Born in New York, Alan Arkin launched his career with Chicago's Second City. This led to his first part on Broadway, the lead in Carl Reiner's play Enter Laughing, for which he won a Tony Award. The following year he appeared again on Broadway in Murray Schisgal's hit, LUV. In 1998, he directed, starred and co-wrote with Elaine May, the hit production of Power Plays at the Promenade Theatre. Arkin began directing for the stage with the much acclaimed Eh?, starring Dustin Hoffman, at the Circle in the Square. He then won an Obie for directing Jules Feiffer's Little Murders, followed by Feiffer's The White House Murder Case. These productions were followed by The Sunshine Boys on Broadway; Rubbers and Yanks Three at The American Place Theater; Joan of Lorraine at the Hartman in Stamford; The Sorrows of Stephen at the Burt Reynolds Theatre, starring his son, Adam; and Room Service at the Roundabout in New York.
Arkin's first feature, The Russians Are Coming, the Russians Are Coming, earned him a Golden Globe Award for Best Actor, as well as an Oscar® nomination. He received a second Oscar nomination, and the New York Critic's Award, for his performance in The Heart Is a Lonely Hunter. A second New York Critic's Award followed his role in Hearts of the West. His other films have included Catch 22, Little Murders (which he also directed), Simon, The In-Laws, Edward Scissorhands, Havana, Glengarry Glenn Ross, Four Days in September, Mother Night, Slums of Beverly Hills, Gattaca, Steal Big, Steal Little, Jakob the Liar, Grosse Pointe Blank, America's Sweethearts and Thirteen Conversations About One Thing. He has written and directed two short films, T.G.I.F. and People Soup. The first opened the New York Film Festival, and the latter received an Oscar® nomination for Best Short Subject.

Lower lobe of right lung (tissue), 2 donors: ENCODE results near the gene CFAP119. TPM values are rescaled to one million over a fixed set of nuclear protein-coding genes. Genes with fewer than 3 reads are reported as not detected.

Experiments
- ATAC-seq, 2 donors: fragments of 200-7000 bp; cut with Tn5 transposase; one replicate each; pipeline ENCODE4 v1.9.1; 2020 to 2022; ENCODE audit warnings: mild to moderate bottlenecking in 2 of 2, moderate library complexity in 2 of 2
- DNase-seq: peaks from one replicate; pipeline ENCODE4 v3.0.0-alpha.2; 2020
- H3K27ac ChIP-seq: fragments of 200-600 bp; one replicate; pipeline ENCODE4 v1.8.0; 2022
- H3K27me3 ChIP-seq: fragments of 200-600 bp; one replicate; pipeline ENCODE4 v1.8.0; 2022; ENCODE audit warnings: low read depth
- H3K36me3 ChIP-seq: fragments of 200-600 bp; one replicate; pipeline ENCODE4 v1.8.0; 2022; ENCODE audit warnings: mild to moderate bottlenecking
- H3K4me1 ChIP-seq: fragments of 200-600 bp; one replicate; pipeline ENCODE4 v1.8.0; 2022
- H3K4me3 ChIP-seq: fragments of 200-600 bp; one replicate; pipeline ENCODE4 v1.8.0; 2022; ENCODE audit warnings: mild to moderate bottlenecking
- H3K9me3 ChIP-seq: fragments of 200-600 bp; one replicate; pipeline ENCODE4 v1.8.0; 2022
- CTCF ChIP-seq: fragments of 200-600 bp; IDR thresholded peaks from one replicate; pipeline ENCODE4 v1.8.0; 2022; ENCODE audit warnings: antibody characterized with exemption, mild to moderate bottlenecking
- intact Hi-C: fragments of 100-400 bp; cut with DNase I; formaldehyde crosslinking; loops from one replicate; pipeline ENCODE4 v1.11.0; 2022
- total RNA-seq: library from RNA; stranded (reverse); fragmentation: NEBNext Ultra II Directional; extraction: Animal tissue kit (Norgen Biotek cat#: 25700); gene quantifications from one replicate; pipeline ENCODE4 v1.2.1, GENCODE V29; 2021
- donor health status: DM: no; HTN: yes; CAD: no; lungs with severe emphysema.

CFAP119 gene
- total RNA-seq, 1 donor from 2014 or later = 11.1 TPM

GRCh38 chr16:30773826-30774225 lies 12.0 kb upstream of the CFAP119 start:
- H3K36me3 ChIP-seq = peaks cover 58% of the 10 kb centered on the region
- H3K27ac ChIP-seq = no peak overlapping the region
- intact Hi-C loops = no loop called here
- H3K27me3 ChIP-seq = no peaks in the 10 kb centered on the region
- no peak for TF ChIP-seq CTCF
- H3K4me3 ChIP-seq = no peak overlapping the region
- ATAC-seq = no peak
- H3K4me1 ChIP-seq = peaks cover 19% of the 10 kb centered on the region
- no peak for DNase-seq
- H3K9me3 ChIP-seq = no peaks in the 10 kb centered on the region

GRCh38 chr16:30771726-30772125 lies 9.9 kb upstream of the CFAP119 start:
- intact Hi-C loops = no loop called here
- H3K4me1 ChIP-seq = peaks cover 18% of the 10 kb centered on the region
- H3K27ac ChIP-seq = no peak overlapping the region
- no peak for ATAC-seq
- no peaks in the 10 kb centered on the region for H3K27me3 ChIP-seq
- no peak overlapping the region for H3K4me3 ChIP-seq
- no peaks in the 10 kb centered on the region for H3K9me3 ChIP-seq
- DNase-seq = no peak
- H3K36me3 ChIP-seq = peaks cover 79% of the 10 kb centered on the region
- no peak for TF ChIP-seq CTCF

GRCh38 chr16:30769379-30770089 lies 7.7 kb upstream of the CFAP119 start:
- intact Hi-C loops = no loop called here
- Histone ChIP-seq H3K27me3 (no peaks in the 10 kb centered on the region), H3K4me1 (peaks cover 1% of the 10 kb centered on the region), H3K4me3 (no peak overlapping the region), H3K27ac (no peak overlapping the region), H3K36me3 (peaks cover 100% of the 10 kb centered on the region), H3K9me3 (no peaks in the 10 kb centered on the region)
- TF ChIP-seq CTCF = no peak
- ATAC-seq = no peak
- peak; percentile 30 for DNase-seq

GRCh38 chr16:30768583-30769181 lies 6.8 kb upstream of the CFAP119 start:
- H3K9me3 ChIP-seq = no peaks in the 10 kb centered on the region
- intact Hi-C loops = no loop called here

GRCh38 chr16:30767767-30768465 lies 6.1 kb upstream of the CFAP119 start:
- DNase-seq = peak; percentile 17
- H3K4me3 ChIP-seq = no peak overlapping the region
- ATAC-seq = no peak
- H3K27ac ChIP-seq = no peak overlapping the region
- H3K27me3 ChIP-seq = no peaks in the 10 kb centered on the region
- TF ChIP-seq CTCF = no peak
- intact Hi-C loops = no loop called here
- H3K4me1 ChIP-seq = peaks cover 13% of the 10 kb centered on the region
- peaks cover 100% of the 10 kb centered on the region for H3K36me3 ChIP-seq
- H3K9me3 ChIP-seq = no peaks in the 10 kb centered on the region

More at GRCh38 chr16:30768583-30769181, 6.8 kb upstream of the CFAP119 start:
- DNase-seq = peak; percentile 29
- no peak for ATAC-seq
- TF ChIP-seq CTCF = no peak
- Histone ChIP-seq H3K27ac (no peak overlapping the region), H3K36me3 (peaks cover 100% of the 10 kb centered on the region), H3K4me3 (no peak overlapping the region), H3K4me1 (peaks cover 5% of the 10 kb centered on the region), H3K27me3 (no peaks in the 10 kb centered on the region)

On television, Arkin has starred in the highly acclaimed A&E series 100 Centre Street, written and directed by Sidney Lumet. His other television appearances include his Emmy-nominated performances in Escape from Sobibor and The Pentagon Papers for FX Network. He also guest-starred as the father of his real-life son, Adam, on Chicago Hope, which earned him yet another Emmy nomination. He also appeared in Showtime's Varian's War and was most recently seen in HBO's And Starring Pancho Villa as Himself, with Antonio Banderas for director Bruce Beresford.
Arkin directed the television adaptation of the Broadway play Twigs, with Carol Burnett, and The Visitor, with Jeff Daniels, Swoozie Kurtz and Julie Haggerty, which won multiple international awards.
When not occupied as an actor or director, Arkin likes to devote his time to music or writing. He has written six books - the latest a children's book (Cassie Loves Beethoven). An earlier work (The Lemming Condition) was honored by The Book Sellers of America by being placed in the White House Library. He is the co-writer of the musical standard The Banana Boat Song, made immortal by Harry Belafonte.